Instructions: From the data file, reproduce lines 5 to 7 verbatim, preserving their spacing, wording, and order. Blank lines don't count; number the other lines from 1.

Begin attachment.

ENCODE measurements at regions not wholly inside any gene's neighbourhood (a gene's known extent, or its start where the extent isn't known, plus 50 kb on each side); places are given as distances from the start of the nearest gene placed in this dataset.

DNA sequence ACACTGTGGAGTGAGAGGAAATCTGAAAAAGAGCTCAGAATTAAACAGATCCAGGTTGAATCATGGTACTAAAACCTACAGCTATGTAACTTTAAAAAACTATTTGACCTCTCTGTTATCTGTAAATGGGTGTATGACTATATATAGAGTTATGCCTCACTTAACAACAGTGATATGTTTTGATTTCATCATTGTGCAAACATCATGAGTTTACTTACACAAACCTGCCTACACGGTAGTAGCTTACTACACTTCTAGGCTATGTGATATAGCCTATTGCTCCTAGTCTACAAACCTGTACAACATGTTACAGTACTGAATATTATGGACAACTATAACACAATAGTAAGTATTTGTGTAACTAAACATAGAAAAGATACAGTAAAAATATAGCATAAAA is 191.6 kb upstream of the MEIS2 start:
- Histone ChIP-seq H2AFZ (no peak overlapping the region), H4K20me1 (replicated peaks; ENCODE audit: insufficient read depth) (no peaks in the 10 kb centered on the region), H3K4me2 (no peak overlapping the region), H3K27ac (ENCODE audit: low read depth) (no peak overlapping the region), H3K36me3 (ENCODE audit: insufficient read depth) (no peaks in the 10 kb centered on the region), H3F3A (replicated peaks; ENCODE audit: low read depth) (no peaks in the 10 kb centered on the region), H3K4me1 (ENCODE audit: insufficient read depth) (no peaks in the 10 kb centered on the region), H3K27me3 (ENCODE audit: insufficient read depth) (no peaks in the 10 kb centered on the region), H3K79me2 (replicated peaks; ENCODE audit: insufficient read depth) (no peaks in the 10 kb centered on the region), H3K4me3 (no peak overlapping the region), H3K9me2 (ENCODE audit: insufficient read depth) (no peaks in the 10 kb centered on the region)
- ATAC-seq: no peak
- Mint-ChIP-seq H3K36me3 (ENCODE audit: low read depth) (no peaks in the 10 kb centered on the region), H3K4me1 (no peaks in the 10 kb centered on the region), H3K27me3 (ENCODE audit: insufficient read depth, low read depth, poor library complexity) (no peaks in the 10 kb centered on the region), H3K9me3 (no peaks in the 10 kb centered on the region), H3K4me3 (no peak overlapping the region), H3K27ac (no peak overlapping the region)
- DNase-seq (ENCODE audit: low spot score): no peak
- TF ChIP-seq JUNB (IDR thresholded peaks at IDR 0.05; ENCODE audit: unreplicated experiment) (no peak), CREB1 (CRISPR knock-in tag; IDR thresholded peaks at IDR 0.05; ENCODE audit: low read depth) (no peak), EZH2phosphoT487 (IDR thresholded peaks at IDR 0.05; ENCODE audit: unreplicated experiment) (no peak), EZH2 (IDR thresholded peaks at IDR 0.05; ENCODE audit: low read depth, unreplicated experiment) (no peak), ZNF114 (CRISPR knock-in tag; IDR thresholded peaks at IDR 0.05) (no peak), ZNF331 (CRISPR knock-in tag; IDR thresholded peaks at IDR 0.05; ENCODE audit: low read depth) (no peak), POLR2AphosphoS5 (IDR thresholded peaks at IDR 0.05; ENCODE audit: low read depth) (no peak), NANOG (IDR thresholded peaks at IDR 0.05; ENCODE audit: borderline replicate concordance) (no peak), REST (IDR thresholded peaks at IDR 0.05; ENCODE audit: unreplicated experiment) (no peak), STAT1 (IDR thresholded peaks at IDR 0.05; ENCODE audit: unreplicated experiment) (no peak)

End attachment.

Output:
- Mint-ChIP-seq H3K36me3 (ENCODE audit: low read depth) (no peaks in the 10 kb centered on the region), H3K4me1 (no peaks in the 10 kb centered on the region), H3K27me3 (ENCODE audit: insufficient read depth, low read depth, poor library complexity) (no peaks in the 10 kb centered on the region), H3K9me3 (no peaks in the 10 kb centered on the region), H3K4me3 (no peak overlapping the region), H3K27ac (no peak overlapping the region)
- DNase-seq (ENCODE audit: low spot score): no peak
- TF ChIP-seq JUNB (IDR thresholded peaks at IDR 0.05; ENCODE audit: unreplicated experiment) (no peak), CREB1 (CRISPR knock-in tag; IDR thresholded peaks at IDR 0.05; ENCODE audit: low read depth) (no peak), EZH2phosphoT487 (IDR thresholded peaks at IDR 0.05; ENCODE audit: unreplicated experiment) (no peak), EZH2 (IDR thresholded peaks at IDR 0.05; ENCODE audit: low read depth, unreplicated experiment) (no peak), ZNF114 (CRISPR knock-in tag; IDR thresholded peaks at IDR 0.05) (no peak), ZNF331 (CRISPR knock-in tag; IDR thresholded peaks at IDR 0.05; ENCODE audit: low read depth) (no peak), POLR2AphosphoS5 (IDR thresholded peaks at IDR 0.05; ENCODE audit: low read depth) (no peak), NANOG (IDR thresholded peaks at IDR 0.05; ENCODE audit: borderline replicate concordance) (no peak), REST (IDR thresholded peaks at IDR 0.05; ENCODE audit: unreplicated experiment) (no peak), STAT1 (IDR thresholded peaks at IDR 0.05; ENCODE audit: unreplicated experiment) (no peak)